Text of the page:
3 Interoperability Agreements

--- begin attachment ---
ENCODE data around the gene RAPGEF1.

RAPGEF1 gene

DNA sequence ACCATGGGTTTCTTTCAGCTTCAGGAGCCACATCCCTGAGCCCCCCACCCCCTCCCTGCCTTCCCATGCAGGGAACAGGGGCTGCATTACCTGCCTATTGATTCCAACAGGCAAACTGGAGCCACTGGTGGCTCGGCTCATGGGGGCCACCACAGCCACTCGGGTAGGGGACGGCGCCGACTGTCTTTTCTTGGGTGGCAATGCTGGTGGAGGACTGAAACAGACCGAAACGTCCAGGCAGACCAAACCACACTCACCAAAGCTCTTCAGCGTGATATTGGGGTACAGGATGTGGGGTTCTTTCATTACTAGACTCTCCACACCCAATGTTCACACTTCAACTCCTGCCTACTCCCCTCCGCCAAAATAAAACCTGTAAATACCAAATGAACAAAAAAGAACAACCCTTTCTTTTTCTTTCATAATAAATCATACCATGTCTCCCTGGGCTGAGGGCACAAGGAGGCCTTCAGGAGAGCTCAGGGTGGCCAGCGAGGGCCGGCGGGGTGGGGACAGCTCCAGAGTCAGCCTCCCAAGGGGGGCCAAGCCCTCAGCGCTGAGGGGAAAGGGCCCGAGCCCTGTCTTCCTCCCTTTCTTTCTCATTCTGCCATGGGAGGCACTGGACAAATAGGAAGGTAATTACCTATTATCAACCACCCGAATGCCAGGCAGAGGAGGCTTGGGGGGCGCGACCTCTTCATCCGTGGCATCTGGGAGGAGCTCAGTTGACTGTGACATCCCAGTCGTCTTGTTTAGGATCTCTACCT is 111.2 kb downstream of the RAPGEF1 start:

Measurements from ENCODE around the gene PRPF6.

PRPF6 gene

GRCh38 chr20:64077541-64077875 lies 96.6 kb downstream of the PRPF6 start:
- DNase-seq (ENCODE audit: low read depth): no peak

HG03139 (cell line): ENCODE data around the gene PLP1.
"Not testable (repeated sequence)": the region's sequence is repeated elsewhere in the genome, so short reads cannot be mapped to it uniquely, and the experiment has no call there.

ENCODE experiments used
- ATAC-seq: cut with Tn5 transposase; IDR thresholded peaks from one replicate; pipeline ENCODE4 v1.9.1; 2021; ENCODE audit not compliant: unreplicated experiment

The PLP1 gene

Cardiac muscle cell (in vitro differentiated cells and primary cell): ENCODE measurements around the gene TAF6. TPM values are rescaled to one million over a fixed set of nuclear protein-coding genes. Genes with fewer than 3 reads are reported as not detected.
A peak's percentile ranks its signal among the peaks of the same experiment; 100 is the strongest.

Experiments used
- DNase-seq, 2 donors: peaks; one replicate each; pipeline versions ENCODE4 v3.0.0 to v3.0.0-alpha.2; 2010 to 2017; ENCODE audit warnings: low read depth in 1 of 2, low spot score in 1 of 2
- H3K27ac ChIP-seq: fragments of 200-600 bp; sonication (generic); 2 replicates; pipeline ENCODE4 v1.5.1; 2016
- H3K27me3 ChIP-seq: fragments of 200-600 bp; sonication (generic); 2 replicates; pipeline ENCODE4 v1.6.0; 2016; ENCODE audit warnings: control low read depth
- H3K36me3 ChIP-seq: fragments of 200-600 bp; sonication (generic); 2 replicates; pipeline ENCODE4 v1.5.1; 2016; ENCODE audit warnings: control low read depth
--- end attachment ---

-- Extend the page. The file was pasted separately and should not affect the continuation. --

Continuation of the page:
In this topic, you will learn about different interoperability agreements. We recently mentioned the use of interoperability agreements while discussing onboarding and offboarding third party business partners. These are operational agreements that define the roles of each business partner. There are several types of interoperability agreements and policies, but in this topic we will cover only the critical ones, which include: Service Level Agreement, Business Partners Agreement, Memorandum of Understanding, and Interconnection Security Agreement. Service Level Agreements, also known as SLAs, is a contract between a supplier and a customer. It defines the level of service to be provided by the service provider. Most SLA’s include a response time for every reported issue or concern. In other words, SLAs include maximum duration of the allowed downtime, and the level of response against it. Additionally, SLAs specify the level of guaranteed uptime. Higher the guaranteed uptime, greater would be the cost associated with the SLA. The concepts of a company’s MTTR, RTO, and other risk assessment values are considered while crafting an SLA. In addition to the mentioned points, SLA is a vital document to set the level of expectations for the minimum downtime, acceptable level of service, plan of recovery, and most importantly, how quickly the recovery takes place. Finally, SLA also covers the customer’s options of compensation, if the provider fails to fulfill the agreed obligations and the customer’s penalties in the event of late payment or non-payment. A Business Partners Agreement or BPA, is a contract between two entities indicating their business relationship. It defines the expectations and obligations of each partner in the endeavor. A BPA should include details about the decision-making process, management style, and how business capital is to be allocated. Moreover, the level of salary, benefits, and other distributions such as, whether new partners can be added, dispute resolution, outside competing activities or conflicts of interest, and how to handle dissolution or death, should be mentioned in the BPA. This document establishes an agreement between two parties, and comprises the summary of responsibilities between them. This is less formal than the other mentioned agreements. It is a quick reference agreement that summarizes the responsibilities between the parties. These memorandums are simple, and should be reinforced with deeper connects once business grows between the two entities. However, it is important to note that these memorandums don’t make them legally bound to all the listed points. This is an agreement between two organizations with connected network systems. If networks share any sort of connection, an interconnection security agreement is required. It documents the technical standards and requirements of the two systems, including the security needs and expectations. Interconnection Security Agreements should be detailed, and specifically define expectations and responsibilities of maintaining security over a communications path between two company’s networks.